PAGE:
There has been much debate in the past years about how babies should sleep. While it is ultimately your choice of how and where your baby sleeps, many professional associations, such as the National Institute of Child Health and Human Development, and March of Dimes, recommend a specific position and certain conditions that are safest for your baby during sleep times. Following these current guidelines for sleep reduces your baby’s chance of Sudden Infant Death Syndrome (SIDS), the leading cause of infant death between 1 month and 1 year old.
Back to Sleep
The March of Dimes stresses the importance of putting your baby on his back to sleep during naps and nighttime. While the cause of SIDS is still unknown, fewer babies die of SIDS when they sleep on their backs. Babies who are sometimes put to sleep on their tummies are at a much higher risk of SIDS.
Firm Sleep Surface
Always put your baby to sleep on a firm sleep surface, such as on a firm crib or bassinet mattress. Placing your baby on a soft mattress, pillows or any other soft material can be a suffocation hazard. Softer material has also been linked to an increased risk of SIDS.
Remove All Hazards
When your baby sleeps, she should not be surrounded by stuffed animals, soft toys, pillows or blankets. All these things could be potential suffocating hazards if she rolls over on them or pulls them over her face. It is OK for her to play with her soft stuffed animals and toys while she is awake, but remove them before laying her down to sleep.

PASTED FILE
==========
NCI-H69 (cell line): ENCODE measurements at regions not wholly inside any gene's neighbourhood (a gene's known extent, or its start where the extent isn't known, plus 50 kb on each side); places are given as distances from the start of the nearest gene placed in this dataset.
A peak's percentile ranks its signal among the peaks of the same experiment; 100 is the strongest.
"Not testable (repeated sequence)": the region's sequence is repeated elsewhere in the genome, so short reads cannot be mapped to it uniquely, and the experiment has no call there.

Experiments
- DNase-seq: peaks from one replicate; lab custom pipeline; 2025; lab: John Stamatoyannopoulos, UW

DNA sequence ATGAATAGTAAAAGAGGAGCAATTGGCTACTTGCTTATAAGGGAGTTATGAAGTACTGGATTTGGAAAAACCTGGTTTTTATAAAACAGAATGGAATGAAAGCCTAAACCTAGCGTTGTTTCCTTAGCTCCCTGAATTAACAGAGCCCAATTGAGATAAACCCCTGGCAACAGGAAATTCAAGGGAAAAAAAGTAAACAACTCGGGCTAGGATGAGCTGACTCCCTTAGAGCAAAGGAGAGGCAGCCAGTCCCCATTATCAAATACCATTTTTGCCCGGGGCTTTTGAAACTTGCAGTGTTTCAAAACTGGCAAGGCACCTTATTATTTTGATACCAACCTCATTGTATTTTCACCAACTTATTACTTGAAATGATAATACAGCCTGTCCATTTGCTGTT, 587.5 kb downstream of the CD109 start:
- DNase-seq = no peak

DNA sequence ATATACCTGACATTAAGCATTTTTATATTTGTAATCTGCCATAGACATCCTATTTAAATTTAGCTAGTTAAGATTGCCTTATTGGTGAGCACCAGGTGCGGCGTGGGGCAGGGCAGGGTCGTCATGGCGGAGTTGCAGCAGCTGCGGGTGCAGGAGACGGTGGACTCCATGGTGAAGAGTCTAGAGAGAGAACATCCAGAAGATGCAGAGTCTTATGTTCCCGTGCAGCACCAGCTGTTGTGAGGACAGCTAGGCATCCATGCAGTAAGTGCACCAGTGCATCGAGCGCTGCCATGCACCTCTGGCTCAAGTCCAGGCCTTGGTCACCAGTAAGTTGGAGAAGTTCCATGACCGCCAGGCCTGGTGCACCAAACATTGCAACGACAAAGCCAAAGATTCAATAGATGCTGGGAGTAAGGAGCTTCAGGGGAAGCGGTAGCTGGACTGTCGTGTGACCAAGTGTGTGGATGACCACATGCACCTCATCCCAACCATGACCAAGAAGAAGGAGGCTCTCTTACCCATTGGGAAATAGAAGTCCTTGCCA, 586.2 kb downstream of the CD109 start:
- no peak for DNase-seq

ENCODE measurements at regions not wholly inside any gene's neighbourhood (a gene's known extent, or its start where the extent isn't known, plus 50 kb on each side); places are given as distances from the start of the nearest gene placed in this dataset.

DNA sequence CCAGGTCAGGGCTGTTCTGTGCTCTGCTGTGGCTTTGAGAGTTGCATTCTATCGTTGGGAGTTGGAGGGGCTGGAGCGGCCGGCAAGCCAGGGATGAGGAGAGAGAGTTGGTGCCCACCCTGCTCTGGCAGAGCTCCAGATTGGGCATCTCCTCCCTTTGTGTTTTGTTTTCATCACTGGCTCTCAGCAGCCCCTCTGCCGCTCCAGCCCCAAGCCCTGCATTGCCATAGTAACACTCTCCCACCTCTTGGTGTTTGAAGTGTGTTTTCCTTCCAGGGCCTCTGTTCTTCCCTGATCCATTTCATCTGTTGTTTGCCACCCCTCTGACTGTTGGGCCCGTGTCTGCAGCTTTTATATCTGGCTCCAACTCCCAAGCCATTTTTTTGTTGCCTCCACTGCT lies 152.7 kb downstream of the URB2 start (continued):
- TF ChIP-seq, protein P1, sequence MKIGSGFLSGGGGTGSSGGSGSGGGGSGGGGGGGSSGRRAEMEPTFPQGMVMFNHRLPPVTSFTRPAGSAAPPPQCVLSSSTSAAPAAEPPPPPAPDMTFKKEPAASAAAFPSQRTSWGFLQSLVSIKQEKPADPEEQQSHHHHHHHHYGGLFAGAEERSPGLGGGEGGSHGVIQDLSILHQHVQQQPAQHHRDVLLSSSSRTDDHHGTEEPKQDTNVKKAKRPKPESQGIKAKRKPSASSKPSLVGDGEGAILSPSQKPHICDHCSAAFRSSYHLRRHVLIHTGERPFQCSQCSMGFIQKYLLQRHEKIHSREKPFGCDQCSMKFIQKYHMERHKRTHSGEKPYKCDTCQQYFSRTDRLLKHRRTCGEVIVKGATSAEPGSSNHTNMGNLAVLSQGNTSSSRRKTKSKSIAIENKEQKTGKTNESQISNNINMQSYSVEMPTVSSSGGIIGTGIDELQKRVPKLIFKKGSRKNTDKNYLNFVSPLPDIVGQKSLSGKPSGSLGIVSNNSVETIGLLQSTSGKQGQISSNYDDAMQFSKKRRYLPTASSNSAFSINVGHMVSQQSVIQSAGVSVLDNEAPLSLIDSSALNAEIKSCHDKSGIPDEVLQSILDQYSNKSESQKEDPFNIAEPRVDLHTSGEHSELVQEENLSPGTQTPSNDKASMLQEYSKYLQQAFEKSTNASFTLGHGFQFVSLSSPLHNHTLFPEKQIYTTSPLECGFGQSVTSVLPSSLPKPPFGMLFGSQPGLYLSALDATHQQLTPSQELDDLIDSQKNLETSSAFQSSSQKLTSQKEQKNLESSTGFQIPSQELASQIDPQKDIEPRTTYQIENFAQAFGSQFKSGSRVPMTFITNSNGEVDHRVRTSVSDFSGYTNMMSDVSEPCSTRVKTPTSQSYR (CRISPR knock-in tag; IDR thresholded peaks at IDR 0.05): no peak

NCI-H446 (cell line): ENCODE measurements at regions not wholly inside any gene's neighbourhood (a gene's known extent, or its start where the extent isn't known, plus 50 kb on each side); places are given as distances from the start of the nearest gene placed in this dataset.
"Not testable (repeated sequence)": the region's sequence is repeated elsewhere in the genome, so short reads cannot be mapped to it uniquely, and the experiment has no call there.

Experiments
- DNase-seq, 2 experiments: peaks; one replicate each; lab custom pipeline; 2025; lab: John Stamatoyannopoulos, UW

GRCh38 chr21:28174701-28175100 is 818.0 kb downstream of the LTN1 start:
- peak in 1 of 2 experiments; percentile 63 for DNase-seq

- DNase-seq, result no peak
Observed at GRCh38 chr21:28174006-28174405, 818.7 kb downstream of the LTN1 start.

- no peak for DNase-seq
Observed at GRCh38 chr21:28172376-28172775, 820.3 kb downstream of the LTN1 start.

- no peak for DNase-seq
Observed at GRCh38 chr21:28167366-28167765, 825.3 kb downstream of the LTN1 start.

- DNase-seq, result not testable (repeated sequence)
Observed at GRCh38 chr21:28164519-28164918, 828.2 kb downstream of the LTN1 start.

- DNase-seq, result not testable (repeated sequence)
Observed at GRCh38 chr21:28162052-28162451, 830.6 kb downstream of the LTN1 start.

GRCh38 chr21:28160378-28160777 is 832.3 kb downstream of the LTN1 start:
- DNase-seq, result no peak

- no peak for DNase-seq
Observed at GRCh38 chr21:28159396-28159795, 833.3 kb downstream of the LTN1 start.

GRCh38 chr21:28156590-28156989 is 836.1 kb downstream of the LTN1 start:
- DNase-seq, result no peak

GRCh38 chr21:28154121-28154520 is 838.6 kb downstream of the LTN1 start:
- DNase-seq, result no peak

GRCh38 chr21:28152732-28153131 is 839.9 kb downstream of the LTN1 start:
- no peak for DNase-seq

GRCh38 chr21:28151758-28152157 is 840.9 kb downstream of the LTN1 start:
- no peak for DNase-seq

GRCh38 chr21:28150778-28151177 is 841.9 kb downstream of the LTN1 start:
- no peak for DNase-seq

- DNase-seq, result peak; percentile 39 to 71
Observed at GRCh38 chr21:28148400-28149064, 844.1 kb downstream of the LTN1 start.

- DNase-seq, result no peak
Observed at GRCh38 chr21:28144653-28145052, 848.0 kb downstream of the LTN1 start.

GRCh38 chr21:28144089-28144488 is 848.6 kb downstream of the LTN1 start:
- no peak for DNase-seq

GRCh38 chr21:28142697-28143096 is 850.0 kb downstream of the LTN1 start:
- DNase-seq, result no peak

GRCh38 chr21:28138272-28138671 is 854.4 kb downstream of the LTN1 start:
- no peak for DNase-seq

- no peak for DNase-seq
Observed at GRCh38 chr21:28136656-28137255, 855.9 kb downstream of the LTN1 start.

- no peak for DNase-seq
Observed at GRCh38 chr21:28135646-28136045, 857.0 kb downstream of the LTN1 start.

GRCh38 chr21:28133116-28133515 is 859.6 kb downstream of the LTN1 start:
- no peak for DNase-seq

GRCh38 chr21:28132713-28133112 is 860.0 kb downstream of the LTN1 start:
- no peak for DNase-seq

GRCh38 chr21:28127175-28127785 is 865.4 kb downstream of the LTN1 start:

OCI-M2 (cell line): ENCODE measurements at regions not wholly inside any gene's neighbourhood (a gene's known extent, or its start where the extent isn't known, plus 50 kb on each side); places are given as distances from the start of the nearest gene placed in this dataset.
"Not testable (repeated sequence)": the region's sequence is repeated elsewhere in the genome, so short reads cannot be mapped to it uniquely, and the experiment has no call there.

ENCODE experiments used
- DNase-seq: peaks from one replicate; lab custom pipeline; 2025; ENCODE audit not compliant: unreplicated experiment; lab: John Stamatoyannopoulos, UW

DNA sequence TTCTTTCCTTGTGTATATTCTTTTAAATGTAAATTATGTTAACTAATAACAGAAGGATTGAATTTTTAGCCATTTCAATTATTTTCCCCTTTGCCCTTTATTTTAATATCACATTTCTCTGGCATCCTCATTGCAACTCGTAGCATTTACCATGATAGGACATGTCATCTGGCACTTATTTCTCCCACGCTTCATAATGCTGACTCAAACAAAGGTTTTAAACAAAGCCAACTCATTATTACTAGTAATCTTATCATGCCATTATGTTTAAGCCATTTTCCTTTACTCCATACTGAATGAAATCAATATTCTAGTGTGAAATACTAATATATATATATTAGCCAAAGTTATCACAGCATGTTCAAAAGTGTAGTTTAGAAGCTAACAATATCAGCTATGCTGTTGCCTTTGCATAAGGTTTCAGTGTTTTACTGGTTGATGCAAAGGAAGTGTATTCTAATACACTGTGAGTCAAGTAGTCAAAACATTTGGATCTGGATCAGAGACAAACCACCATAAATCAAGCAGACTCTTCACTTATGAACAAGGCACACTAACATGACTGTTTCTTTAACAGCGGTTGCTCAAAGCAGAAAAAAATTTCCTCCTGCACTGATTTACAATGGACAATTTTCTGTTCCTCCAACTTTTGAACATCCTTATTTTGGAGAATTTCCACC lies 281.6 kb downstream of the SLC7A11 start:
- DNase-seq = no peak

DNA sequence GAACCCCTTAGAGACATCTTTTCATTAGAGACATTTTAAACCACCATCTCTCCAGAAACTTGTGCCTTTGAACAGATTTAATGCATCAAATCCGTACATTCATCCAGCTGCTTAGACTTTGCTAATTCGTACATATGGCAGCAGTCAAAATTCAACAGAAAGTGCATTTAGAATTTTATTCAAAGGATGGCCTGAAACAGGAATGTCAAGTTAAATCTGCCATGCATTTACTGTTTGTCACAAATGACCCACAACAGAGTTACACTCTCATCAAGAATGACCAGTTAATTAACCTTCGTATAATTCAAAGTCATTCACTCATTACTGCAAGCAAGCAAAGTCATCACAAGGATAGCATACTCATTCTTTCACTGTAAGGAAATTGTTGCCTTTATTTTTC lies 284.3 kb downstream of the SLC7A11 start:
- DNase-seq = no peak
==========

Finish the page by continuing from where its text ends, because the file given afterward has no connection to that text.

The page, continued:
Personal Sleeping Space
While some people choose to sleep with their babies in the same bed, it is not recommended. Your baby needs his personal sleeping space that is comfortable and safe. The March of Dimes says that about half of SIDS deaths occur when the baby is sharing a bed, sofa or sofa chair with another person. Sleeping with your baby in the same room is encouraged. You can use a bassinet or a co-sleeper near your bed for quick access for those midnight feedings.
Use a Pacifier
Some studies have suggested that using a clean pacifier at night can prevent SIDS. If you are breastfeeding, you should wait until your baby has established a good breastfeeding pattern before introducing a pacifier.
Say No to Smoke
Smoking around your baby, or even in the same house has been shown to increase the risk of SIDS. To minimize the risk, don’t smoke around your baby or allow anyone to smoke in the house. Also, keep your baby out of places that may contain lots of smoke, such as other houses or crowds.